During World War II, internees were first housed in prisons, such as at Long Bay gaol in New South Wales, or impromptu accommodation such as the Northam race course in Western Australia and the Keswick army barracks in Adelaide. The first camps were set up at the Enoggera (Gaythorne) and Liverpool military bases in Queensland and New South Wales and at the Dhurringile Mansion in Victoria.

As the numbers of internees grew, the early camps became too small. The Australian Government then constructed purpose-built camps at Tatura (Rushworth) in Victoria, at Hay and Cowra in New South Wales, at Loveday in South Australia and at Harvey in Western Australia.

Life for the internees varied between the camps, particularly between those that were temporary camps and those that were purpose-built. The conditions also depended on the geographical location of the camp, its climate, the composition of the camp population and importantly, the personality of the officer in charge.

After the wars



At the end of each war the internment camps were closed down. After World War I, most internees were deported. During World War II many internees, particularly Italians, were released before the end of the war. Others were allowed to leave the camps after hostilities ceased. Internees of British or European origin were permitted to remain in Australia after the war, including those who had been brought from overseas by British authorities. Most of those of Japanese origin, however, including some who were Australian-born, were ‘repatriated' to Japan in 1946.
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PRISONER OF WAR & INTERNMENT CAMPS


World War II Camps

There were 7 camps in the area during World War II which held about 4,000-8,000 people at any one time.
3 camps housed Prisoners Of War who were enemy servicemen captured in various theatres of war around the world and transported to Australia for the duration of the war.
The remaining 4 camps held Internees who were civilians living in Australia or other Allied territories and countries at the outbreak of war and were deemed to be a security risk because of their nationality.
The camps were situated in the Goulburn Valley as food was plentiful here and there was a good supply of water from the Waranga Basin.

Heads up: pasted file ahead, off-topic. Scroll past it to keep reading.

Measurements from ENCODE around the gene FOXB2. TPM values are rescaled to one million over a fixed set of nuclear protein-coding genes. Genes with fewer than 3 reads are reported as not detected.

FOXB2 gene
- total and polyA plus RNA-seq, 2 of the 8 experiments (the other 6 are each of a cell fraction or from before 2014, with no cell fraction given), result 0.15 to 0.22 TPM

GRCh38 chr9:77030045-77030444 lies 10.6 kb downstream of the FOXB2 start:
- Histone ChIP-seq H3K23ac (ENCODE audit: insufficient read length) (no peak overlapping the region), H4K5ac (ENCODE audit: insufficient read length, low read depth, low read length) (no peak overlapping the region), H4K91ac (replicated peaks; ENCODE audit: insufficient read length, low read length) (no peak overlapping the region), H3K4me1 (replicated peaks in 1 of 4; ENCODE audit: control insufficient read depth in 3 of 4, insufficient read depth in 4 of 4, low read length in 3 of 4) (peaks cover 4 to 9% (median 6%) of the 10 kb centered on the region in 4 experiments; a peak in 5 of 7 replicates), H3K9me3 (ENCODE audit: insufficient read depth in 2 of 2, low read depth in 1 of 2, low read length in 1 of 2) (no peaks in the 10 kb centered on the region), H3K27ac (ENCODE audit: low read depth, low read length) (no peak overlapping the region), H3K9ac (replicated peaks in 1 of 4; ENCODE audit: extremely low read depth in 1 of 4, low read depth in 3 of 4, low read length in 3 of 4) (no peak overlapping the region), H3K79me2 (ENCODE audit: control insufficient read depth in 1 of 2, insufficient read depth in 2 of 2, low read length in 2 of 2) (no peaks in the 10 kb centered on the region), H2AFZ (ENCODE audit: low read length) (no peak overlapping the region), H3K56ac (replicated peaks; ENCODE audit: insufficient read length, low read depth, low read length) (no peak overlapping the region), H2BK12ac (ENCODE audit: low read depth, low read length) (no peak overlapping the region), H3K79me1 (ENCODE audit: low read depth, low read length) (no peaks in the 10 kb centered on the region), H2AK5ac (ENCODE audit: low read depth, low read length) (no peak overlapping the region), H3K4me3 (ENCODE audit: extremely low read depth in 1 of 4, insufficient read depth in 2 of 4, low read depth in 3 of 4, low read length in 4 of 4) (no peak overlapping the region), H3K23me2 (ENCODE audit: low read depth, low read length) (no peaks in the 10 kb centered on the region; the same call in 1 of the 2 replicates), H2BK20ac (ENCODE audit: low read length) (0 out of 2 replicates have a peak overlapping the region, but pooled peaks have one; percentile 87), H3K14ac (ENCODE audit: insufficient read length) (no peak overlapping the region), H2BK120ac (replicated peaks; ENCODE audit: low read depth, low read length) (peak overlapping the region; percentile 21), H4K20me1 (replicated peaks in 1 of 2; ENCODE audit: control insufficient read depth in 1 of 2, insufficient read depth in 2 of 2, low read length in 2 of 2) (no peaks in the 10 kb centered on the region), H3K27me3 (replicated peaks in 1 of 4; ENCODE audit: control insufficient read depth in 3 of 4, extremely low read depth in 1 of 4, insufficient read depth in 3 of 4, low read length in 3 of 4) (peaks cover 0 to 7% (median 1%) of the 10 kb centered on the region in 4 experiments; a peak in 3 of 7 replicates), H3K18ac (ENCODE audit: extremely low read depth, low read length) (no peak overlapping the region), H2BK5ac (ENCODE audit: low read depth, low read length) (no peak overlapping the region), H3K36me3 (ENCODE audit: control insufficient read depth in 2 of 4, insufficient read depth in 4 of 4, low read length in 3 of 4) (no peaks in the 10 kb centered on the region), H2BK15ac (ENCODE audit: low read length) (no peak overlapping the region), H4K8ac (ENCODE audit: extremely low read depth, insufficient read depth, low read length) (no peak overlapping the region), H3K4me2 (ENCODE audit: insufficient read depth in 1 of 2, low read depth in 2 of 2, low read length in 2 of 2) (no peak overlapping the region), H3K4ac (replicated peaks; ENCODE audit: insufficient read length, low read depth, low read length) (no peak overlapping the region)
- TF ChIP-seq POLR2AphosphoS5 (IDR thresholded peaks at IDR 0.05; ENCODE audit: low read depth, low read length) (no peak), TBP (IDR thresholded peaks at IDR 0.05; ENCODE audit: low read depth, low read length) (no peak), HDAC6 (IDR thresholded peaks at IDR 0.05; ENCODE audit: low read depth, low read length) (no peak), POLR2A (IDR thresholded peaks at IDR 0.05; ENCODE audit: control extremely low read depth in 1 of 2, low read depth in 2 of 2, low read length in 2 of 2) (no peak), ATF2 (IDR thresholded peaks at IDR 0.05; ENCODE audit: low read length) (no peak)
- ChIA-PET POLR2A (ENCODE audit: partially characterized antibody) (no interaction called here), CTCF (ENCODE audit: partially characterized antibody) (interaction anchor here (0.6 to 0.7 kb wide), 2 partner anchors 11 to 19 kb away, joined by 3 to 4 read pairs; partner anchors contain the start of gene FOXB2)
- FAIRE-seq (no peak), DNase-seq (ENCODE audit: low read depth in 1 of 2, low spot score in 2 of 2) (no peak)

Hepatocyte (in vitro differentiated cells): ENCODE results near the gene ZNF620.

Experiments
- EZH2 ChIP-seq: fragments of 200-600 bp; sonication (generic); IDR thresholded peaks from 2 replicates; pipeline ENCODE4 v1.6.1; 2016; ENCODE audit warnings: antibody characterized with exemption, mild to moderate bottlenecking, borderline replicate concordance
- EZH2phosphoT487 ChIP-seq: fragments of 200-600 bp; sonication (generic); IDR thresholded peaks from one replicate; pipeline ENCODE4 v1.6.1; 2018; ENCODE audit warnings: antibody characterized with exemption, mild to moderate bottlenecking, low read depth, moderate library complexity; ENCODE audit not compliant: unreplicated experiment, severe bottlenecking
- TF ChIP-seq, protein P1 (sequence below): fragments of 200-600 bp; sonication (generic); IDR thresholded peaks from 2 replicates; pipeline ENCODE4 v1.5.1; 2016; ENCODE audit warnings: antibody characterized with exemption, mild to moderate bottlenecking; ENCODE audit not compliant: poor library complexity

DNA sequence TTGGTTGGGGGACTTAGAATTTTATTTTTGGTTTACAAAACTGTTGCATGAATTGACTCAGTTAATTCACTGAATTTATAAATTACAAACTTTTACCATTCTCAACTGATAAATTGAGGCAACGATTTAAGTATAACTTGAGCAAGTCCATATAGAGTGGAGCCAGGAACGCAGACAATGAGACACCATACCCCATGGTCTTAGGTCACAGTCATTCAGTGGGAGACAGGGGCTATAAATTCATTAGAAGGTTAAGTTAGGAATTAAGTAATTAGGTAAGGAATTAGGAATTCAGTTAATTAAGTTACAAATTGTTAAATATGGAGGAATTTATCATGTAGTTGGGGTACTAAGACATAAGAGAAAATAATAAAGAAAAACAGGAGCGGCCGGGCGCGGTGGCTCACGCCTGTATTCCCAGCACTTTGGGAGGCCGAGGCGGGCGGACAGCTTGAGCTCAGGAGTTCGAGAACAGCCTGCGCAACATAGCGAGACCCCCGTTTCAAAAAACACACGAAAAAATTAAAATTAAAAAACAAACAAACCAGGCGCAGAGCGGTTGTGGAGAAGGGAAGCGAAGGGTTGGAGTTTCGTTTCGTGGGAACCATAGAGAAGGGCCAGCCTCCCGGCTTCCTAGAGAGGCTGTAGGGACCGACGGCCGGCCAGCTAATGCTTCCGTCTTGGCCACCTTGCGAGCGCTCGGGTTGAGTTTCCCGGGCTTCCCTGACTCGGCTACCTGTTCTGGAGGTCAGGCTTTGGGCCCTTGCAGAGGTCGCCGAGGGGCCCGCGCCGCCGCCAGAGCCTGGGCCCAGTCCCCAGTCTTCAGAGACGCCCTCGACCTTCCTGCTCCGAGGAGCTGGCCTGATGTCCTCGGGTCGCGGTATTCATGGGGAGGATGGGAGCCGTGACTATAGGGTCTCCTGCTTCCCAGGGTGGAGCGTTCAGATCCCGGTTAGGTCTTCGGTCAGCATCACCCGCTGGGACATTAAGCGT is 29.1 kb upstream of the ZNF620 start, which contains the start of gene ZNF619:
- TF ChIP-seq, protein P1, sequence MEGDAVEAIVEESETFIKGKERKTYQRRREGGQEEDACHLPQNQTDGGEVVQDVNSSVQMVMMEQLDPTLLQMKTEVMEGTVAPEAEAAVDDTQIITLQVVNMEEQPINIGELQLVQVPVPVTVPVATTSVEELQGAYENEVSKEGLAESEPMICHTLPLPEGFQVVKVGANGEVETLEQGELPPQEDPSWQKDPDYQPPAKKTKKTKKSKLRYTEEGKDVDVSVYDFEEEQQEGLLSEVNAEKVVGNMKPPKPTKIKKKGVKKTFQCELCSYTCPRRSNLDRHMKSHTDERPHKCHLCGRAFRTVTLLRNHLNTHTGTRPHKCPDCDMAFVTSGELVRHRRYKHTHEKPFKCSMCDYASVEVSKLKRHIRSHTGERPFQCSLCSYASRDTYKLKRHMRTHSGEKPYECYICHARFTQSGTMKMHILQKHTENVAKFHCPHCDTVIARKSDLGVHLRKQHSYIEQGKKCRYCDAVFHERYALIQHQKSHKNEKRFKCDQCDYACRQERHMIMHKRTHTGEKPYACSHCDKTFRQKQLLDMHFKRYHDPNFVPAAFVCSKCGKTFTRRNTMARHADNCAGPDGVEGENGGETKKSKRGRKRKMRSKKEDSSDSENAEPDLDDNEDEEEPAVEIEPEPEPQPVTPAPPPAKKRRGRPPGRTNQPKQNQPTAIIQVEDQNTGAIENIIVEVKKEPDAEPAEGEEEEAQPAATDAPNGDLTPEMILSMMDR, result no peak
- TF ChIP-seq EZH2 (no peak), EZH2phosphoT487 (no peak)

The camps housing Internees were:
Camps 1 and 2 near Tatura for single males, mostly German and Italian
Camp 3 near Rushworth for mostly German family groups
Camp 4 near Rushworth for Japanese family groups
Each housed approximately 1000 internees.

Camp 1 had a first class hospital.

In October each year the museum conducts a bus tour to the site of Camp 1 for interested people.
As all the sites on which the camps were built are now in private hands,with the exception of Dhurringile Mansion which is now part of a prison, general access is not possible.
Please contact the museum for details of the date and the cost of the October bus tour.

sketch of camp 3 tatura

Sketch of Camp 2

h s k kormoran memorial


The camps housing POW’s were:
Dhurringile Mansion: for German Officers and their batmen including Captain Detmers of HSK Kormoran
Camp 13 near Murchison: or 4,000 POW’s mainly Italian and German but also some Japanese after the Cowra breakout
Camp 6 near Graytown: a wood cutting camp in the bush for Italian, German and Finnish POW’s which included the crew of the Kormoran

A garrison of guards and other support staff, including nurses, were stationed outside the compounds.

Dhurringile Mansion is now a part of HM Prison Dhurringile and any access to the Mansion must be organised through the Victorian Department of Justice. The Tatura Historical Society members are unable to organise access for visitors to Dhurringile Mansion.

The H.S.K.Kormoran Memorial at the site of Camp 13

War Cemetery
The official German War Cemetery in Australia is situated next to the Tatura Cemetery.
2008 marks the 50th anniversary of the establishment of the war cemetery.
Almost all German internees and prisoners of war who died in Australia during the war are interred in this cemetery.
Those who died in the Tatura camps during the war were buried here. After the war the War Graves Commission wrote to relatives of Germans who died in other camps around Australia seeking permission to disinter their remains and bury them at Tatura in an official war cemetery. All but 17 accepted the offer and the Australian German War Cemetery in Tatura is now their resting place.
The 17 whom relatives did not want disturbed are also commemorated on a wall in the cemetery.
From 2010 a memorial service will be held bi-annually on the Sunday closest to November 11th.
On this day the museum has an open day especially for relatives and friends who make the pilgrimage.